UN urges help for health sector in war-stricken West Africa
The World Health Organization (WHO) issued a joint Action Plan to alleviate human suffering in crisis-shaken West Africa during a three-day meeting in Accra with regional health officials. According to the agency, the proposed plan focuses on enhancing coordination, disease surveillance and emergency response. It also includes health worker training, surveillance of the population's nutritional status and supply of essential drugs and vaccines. To help implement these activities, WHO said it needs a total of $3.5 million for the next nine months.
"WHO urges donors to respond to the humanitarian disaster in West Africa," Dr. Melville George, WHO's Representative in Ghana, told the meeting. "We must take immediate action to assist countries to deal with the crisis."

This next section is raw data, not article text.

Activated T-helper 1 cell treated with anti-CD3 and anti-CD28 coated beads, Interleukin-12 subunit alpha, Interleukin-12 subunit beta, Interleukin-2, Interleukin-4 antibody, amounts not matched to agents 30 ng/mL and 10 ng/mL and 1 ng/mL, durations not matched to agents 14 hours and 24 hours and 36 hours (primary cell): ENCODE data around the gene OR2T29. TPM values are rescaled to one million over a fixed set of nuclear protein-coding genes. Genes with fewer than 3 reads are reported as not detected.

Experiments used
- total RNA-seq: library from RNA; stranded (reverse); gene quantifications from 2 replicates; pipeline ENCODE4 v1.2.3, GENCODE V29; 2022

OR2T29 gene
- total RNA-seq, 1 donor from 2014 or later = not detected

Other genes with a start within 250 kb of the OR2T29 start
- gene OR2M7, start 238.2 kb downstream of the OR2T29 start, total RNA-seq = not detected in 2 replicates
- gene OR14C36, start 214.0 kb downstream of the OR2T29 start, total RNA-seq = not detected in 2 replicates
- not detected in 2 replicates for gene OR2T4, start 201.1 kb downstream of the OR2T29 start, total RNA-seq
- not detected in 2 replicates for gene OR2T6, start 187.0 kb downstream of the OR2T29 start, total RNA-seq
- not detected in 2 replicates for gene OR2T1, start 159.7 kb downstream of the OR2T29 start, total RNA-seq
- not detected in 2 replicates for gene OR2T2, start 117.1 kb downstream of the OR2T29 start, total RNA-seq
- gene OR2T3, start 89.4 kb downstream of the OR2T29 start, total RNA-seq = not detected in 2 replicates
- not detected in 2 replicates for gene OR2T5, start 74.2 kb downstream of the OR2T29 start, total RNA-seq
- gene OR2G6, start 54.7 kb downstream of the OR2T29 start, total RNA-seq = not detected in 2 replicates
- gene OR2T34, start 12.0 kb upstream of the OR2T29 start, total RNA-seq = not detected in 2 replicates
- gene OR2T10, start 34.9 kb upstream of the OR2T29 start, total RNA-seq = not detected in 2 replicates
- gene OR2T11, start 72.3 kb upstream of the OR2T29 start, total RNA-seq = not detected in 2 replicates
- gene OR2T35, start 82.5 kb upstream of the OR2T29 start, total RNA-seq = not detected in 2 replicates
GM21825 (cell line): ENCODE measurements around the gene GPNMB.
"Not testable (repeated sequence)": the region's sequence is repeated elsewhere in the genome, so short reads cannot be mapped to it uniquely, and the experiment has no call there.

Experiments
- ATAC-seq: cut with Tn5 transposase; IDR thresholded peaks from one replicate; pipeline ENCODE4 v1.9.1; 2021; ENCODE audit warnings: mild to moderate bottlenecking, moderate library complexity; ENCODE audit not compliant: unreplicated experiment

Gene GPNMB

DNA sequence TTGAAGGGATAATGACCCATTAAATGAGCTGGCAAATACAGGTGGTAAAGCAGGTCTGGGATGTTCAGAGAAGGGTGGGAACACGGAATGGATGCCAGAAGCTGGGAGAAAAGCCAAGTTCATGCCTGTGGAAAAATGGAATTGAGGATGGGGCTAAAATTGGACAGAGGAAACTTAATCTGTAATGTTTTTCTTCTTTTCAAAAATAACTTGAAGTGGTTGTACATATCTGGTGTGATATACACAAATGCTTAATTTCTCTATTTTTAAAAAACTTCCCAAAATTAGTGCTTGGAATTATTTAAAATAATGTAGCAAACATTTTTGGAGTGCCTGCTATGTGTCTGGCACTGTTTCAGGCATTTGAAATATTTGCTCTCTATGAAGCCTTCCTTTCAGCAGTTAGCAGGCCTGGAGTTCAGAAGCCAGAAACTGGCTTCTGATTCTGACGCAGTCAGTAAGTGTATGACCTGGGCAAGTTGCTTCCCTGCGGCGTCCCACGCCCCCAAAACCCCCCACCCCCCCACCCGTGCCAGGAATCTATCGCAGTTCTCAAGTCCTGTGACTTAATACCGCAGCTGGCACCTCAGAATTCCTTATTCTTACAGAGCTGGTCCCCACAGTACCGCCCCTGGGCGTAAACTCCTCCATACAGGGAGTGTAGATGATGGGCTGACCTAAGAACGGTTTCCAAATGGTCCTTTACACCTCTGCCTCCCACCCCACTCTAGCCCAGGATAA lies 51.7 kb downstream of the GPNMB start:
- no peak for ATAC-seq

The meeting was organized as part of a UN situation analysis mission led by Carolyn McAskie, Secretary General Kofi Annan's Humanitarian Envoy to the crisis in Côte d' Ivoire. The ongoing political turmoil has disrupted the health system in the northern part of that country where more than 85 per cent of health workers have given up their homes and jobs. Bordering countries are also suffering related effects, with the mass movement of populations from Côte d'Ivoire to Liberia, Ghana, Burkina Faso, Mali and Guinea. Health services have not had a chance to prepare for such an influx.
The health status of all West African countries remains far below minimum standards and epidemics, such as cholera, diarrhoea, yellow fever and meningitis, have caused devastation in the region. Malaria kills thousands of children each year and HIV/AIDS spreads rapidly among the civilian population and refugees.